April 19th, 2008


[sale] Reprint of "The Hangman Isn't Hanging" to The Lone Star Stories Reader

"The Hangman Isn't Hanging" is going to be reprinted soon in the upcoming Lone Star Stories anthology The Lone Star Stories Reader. This story is part of Original Destiny, Manifest Sin, previously discussed here

The rather nice ToC, for your delectation:

An introduction by Sherwood Smith
“Wolf Night” by Martha Wells
“Seasonal Work” by Nina Kiriki Hoffman
“‘Janet, Meet Bob’” by Gavin J. Grant
“The Great Conviction of Tia Inez” by M. Thomas
“Angels of a Desert Heaven” by Marguerite Reed
“The Disemboweler” by Ekaterina Sedia
“A Night in Electric Squidland” by Sarah Monette
“Thread: A Triptych” by Catherynne M. Valente
“The Frozen One” by Tim Pratt
“Dragon Hunt” by Sarah Prineas
“Manuscript Found Written in the Paw Prints of a Stoat” by Samantha Henderson
"Giant” by Stephanie Burgis
“When the Rain Comes” by Josh Rountree
“The Hangman Isn’t Hanging” by Jay Lake
"The Oracle Opens One Eye” by Patricia Russo

Kudos to ericmarin for the success of Lone Star Stories, and for putting together this excellent selection in a reprint anthology.

[links] Link salad Saturday serving

DC-3 conversion van — Ok, I want this. Real bad. Real, real bad.

The Kentucky Space Program

APOD with another lovely and thought-proving image

Texas polygamist sect is accused of indoctrinating girls — "Girls in the west Texas polygamous sect enter into underage marriages without resistance because they are ruthlessly indoctrinated from birth to believe disobedience will lead to their damnation" How is this different from any other religion? That's a serious question, not snark. The followers of virtually all religions raise their children within their religious framework, and impose the moral and behavioral rules of their faith on their children. Why is this different? If you're going to give social approval to religious upbringing, where does the line fall in picking-and-choosing? From my atheistic point of view, it's all indoctrination, after all.

Pentagon institute calls Iraq war 'a major debacle' with outcome 'in doubt' — Damned liberal traitors have infested the Pentagon now. Where's Joe McCarthy when we really need him?

John McCain's tax returns — Note his wife's were withheld. I wonder how Your Liberal Media and conservative America would feel about Hillary withholding Bill's tax info.

Time in saddle: 20 minutes
Last night's weigh-out: n/a
This morning's weigh-in: 271.8
Currently reading: The Cater Street Hangman by Anne Perry Powell's | Amazon ]


[process] Reading as a writer

I've been first reading novel manuscripts lately. kenscholes' Canticle, plus two more from other writers. Halfway through the third of those right now.

At the same time, I've been reading books. You know, ones that were already published. I just finished Blue Highways by William Least Heat-Moon Powell's | Amazon ], and have now started The Cater Street Hangman by Anne Perry Powell's | Amazon ].

I've always done a lot of reading of unpublished work throughout my writing career. That's what workshopping is, after all. Plus co-editing Polyphony under mme_publisher, and my other editing projects. Plus courtesy reads and manuscript swaps and convention workshopping and all that. It's been a long time since I've been able to read more published work than unpublished work.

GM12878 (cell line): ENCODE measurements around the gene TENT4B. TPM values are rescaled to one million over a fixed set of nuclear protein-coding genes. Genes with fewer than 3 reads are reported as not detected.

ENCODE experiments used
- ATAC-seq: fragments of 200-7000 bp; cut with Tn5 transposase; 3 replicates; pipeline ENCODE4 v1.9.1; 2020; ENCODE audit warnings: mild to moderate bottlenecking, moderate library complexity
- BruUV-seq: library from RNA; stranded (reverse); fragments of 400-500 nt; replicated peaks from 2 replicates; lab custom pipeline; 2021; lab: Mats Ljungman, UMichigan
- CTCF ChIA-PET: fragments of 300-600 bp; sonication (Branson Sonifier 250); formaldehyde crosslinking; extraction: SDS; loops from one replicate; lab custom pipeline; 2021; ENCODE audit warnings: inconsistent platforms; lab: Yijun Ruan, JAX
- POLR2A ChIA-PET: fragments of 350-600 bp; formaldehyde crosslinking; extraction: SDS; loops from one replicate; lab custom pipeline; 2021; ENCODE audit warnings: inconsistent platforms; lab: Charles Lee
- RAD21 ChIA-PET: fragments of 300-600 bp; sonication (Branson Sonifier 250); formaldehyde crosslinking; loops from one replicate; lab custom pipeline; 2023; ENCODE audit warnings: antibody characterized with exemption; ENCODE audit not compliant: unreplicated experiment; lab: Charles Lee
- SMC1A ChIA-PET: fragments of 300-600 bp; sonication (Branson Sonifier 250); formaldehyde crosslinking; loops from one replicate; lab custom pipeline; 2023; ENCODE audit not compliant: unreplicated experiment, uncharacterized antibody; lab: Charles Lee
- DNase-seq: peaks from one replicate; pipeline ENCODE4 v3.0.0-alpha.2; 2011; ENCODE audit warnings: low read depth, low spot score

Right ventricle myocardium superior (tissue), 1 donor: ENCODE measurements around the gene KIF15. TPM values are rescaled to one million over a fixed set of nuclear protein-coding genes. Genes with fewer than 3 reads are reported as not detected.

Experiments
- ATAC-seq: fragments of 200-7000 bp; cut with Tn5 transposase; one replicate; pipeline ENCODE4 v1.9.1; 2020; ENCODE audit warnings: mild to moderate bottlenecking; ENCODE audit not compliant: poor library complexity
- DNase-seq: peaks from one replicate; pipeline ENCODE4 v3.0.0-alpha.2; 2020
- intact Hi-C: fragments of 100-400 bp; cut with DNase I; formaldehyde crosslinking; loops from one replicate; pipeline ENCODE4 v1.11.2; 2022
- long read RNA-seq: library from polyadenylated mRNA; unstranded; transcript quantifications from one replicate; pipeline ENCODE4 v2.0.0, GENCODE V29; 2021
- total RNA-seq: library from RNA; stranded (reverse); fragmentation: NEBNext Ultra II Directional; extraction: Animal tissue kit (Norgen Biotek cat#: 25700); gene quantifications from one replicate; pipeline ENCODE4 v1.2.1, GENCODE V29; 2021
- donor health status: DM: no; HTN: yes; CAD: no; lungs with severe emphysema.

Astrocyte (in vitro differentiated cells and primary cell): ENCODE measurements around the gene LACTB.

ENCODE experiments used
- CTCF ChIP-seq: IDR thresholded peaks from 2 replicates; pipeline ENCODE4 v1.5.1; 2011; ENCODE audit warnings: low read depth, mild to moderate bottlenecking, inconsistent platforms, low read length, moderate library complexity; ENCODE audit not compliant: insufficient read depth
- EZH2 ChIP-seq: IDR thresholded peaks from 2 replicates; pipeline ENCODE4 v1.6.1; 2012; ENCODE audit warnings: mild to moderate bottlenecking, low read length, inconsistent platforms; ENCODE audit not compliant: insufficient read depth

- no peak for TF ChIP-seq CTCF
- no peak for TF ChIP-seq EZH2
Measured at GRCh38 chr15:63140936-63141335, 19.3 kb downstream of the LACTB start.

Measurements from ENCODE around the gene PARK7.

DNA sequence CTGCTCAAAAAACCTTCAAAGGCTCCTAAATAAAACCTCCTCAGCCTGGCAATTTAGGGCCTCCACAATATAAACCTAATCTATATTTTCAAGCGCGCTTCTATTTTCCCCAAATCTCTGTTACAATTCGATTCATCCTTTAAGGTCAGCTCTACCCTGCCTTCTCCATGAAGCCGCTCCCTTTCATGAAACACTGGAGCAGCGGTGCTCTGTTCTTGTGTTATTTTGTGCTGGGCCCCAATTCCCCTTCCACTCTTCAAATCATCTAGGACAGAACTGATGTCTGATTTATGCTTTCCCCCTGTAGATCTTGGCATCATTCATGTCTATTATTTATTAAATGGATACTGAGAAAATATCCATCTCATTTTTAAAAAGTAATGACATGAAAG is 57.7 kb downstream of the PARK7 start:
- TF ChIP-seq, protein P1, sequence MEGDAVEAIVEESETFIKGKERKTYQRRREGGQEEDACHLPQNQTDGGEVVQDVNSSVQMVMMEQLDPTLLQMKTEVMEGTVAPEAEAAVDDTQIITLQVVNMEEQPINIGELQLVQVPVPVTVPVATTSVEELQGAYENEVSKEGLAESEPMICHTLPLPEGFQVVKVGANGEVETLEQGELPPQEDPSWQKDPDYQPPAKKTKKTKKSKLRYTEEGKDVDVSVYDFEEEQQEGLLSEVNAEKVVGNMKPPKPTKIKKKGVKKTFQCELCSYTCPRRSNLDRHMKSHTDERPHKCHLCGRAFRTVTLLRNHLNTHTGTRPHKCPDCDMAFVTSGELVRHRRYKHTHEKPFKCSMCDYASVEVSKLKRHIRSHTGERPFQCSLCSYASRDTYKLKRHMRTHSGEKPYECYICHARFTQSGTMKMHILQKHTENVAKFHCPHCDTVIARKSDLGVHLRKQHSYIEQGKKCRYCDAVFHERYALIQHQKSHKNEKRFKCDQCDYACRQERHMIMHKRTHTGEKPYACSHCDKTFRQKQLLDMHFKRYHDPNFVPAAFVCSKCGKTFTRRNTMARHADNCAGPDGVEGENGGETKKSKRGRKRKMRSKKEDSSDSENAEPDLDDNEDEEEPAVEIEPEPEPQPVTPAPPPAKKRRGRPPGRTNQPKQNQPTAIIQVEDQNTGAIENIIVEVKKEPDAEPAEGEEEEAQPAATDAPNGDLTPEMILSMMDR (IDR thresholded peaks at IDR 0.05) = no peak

For me, being a writer (more to the point, being a busy, committed working writer) comes out of almost exactly the same time budget as being reader. When I am committing novel, it all goes by — that's why I took up the habit of reading on the exercise bike: to ensure some reading time even in those portions of my life.

Because it's dangerous not to read. And unpublished work just isn't the same. The qualitative experience is different, first off — I'm almost always reading with a pencil in my hand (or the Word comments feature turned on). Which is to say, I'm reading critically, and not staying inside the flow of the story much, if at all. The expectations are different, too. A sheaf of printouts, or .doc file, are simply not the same physical or mental experience as a book.

A book is a finished artifact. (Yes, I know better, but you know what I mean.) My experience of a book is conditioned by a childhood of loitering in libraries and among my parents' substantial shelves. This is why electronic readers are not ever likely to displace dead trees for me — print on paper is practically hard wired into me. I cannot influence the book's outcome (unlike manuscript feedback), I can only experience it.

A book is also something which has already been acquired, edited, copy edited, printed, bound, distributed, and sold. It's done, the end product of the pipeline that the manuscript is the beginning of. Rather like the difference between looking at a cow and eating a hamburger. I'm in the cow business, really, I need to look at a lot of cows, but all my cows become hamburgers. If I don't eat a lot of hamburgers, I lose touch with the other end of the process.

So I'm trying to read more books. In spec fic, out of spec fic. Mystery, because I'd maybe like to go there in a few years. Non-fiction to feed my head. Random genres just to learn new stuff. I can't spend all my time in the grazing meadows of science fiction and fantasy, talking to cows.

More better hamburgers, that's the ticket for me. And it takes a lot of discipline to find that time.

[personal] An apology

This morning I asked a question in my link salad post which was intended to be a fairly simple question. I did not express myself well, and as a result have a created a great deal of upset and offense for some of my readers.

Regardless of my intentions, that outcome is not acceptable to me. I place a high value on civility in discourse, and I breached that value.

I apologize for the distress I have caused.